Arlandria/Chirilagua, like the rest of northern Virginia, had only seen small numbers of immigrants prior to the 1980s. Constructed in the late 1930s, the neighborhood’s garden apartments and rowhouses catered to white federal workers, of which an overwhelming majority was native born. With the passage of local and federal fair housing policies in the 1960s, Alexandria slowly began to desegregate its housing stock, and for the first time large numbers of African Americans moved into the neighborhood. Racial tensions ran high in Arlandria, with two incidents of white-on-black violence that provoked widespread anger and destruction throughout the city.[4] Simultaneously, rapid suburbanization along Four Mile Run, a large stream that emptied into the Potomac River near Arlandria, had created what Adam Rome asserts was “an environmental catastrophe.”[5] Northern Virginia’s sprawling tract housing and shopping plazas ensured that water had few places to go, especially after a drenching storm. One of the most memorable was Hurricane Agnes (1972), during which one Arlandria resident drowned.[6]

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Damage in Arlandria from 1972’s Hurricane Agnes courtesy of the Alexandria Public Library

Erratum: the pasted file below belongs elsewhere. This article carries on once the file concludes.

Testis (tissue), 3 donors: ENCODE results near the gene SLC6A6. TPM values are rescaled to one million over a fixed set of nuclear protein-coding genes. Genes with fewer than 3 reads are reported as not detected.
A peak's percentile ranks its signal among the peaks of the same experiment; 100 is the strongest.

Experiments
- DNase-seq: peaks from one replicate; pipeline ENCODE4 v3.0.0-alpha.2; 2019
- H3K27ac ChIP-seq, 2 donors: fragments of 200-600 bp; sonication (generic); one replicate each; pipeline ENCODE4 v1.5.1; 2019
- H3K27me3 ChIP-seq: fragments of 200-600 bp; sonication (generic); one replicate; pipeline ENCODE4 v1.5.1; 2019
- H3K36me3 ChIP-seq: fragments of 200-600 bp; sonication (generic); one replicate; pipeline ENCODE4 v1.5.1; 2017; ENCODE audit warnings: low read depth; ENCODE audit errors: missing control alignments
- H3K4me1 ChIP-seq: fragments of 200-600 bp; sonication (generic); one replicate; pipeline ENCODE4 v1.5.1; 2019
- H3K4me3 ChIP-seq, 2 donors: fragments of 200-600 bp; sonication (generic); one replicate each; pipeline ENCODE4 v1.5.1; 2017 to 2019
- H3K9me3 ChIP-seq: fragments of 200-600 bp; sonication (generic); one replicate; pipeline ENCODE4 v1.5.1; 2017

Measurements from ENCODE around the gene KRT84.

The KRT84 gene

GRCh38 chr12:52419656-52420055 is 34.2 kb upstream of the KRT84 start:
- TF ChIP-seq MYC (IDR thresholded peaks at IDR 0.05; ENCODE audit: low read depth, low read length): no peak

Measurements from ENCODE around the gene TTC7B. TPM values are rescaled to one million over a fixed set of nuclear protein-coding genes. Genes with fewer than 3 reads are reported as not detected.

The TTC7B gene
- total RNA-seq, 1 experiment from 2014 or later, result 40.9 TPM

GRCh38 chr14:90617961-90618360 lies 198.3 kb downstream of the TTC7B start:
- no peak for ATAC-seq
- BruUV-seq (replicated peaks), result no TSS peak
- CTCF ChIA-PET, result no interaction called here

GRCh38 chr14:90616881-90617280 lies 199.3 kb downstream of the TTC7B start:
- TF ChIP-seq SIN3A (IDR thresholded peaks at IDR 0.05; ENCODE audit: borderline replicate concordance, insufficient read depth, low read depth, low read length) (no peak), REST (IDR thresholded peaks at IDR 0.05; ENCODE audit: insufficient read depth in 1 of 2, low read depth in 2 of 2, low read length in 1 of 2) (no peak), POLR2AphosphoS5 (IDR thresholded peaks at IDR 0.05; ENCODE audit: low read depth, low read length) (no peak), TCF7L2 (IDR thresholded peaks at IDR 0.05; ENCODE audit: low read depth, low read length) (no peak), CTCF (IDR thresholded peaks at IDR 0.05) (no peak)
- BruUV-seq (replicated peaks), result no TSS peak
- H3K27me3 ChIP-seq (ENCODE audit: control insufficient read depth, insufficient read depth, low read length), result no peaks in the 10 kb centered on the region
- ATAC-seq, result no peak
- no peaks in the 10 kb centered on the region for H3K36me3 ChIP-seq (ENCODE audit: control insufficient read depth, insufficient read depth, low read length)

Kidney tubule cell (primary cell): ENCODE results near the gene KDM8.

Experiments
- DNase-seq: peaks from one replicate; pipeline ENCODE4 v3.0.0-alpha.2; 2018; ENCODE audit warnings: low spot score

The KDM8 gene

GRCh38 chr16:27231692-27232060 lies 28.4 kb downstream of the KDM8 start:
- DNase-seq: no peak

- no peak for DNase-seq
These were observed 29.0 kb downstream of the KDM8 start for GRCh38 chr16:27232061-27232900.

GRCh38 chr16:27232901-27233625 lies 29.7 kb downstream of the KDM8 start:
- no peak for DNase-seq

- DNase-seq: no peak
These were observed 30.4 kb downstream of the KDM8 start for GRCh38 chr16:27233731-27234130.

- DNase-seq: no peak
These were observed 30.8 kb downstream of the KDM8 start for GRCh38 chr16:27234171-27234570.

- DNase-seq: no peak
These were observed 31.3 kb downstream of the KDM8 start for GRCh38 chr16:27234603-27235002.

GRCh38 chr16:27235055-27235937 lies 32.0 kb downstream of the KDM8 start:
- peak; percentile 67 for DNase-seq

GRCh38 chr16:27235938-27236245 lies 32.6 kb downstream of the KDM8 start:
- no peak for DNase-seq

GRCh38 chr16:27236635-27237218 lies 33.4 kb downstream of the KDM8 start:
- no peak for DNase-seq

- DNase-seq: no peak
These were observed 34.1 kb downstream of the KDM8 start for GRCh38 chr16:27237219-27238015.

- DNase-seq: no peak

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Damage in Arlandria from 1972’s Hurricane Agnes courtesy of the Alexandria Public Library

Arlandria’s environmental and social turmoil made the neighborhood an affordable, although potentially dangerous, place to live for newly arrived immigrants. Refugees from Southeast Asia who needed a place to live once their sponsorship period had ended made up the first sizable number of new arrivals.[7] Immigrants from all over the world, however, also moved to the neighborhood. By 1975, immigrants from the Dominican Republic, El Salvador, Iran, Peru, Philippines, South Korea, and Turkey lived in Arlandria.[8]

In the 1980s, the Reagan Administration’s cuts to social services combined with Cold War policies created a crisis for those near the bottom of the socioeconomic ladder who lived in the region. In response to Reagan’s nuclear arms race with the Soviet Union, both American citizens and immigrants moved to Washington to take advantage of the growing economy, with government contractors making billions of dollars selling products and services to the Defense Department and other federal agencies. Meanwhile, service industries flourished along with construction jobs, domestic work, and clerical positions, all of which saw an increasing number of foreign-born employees. Although job opportunities expanded, so did living expenses, with rich and poor competing for places to live within commuting distance of their employers. Thus local developers began to buy undervalued apartments and convert them into high-end rentals or condominiums that appealed to a new class of white professionals, known as “yuppies.” In Virginia, low-income residents had little recourse. State and local governments had enacted few regulations protecting renters from predatory landlords and developers.[9]